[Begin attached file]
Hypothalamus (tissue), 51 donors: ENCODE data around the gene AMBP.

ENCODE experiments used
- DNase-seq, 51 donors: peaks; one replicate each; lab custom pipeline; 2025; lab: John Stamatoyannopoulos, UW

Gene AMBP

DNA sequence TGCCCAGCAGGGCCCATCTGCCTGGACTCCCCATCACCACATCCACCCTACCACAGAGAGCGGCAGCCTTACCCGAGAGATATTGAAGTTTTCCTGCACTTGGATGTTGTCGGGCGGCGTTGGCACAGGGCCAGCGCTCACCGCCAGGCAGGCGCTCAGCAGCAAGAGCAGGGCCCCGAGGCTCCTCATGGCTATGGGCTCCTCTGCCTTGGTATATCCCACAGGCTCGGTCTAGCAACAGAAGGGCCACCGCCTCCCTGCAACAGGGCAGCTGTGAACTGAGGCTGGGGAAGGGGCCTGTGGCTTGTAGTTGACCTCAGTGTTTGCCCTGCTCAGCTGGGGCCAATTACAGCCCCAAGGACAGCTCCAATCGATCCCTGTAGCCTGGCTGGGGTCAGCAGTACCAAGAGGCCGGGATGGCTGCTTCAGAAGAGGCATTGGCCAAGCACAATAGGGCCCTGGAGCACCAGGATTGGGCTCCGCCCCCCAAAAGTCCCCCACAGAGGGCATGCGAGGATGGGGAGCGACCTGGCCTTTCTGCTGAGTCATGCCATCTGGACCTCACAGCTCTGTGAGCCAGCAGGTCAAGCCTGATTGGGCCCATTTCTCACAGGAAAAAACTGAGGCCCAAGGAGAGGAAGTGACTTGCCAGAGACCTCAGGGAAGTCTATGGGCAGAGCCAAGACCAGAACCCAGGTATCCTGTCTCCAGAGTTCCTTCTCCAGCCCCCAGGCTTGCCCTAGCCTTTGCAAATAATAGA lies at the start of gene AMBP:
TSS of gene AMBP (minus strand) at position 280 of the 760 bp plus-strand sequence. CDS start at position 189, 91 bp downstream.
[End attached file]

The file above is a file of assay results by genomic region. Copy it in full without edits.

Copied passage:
Hypothalamus (tissue), 51 donors: ENCODE data around the gene AMBP.

ENCODE experiments used
- DNase-seq, 51 donors: peaks; one replicate each; lab custom pipeline; 2025; lab: John Stamatoyannopoulos, UW

Gene AMBP

DNA sequence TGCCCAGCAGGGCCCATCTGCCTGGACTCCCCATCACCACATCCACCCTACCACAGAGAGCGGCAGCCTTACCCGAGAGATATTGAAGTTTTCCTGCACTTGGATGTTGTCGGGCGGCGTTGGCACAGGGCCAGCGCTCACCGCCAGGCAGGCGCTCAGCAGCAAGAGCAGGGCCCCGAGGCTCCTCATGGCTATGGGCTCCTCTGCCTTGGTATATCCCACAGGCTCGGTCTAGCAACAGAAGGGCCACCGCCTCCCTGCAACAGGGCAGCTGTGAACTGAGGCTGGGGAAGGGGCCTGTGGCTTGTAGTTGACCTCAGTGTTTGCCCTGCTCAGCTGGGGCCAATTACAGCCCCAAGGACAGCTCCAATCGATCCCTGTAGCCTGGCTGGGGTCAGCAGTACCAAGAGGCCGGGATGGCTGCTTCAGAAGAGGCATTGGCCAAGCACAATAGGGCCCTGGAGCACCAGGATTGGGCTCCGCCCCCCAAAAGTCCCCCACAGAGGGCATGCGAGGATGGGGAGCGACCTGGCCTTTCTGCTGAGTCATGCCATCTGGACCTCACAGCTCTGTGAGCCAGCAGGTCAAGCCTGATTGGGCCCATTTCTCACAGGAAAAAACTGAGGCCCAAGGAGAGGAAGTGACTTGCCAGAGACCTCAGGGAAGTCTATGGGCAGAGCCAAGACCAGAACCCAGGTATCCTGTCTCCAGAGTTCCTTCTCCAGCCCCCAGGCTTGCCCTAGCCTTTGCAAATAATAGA lies at the start of gene AMBP:
TSS of gene AMBP (minus strand) at position 280 of the 760 bp plus-strand sequence. CDS start at position 189, 91 bp downstream.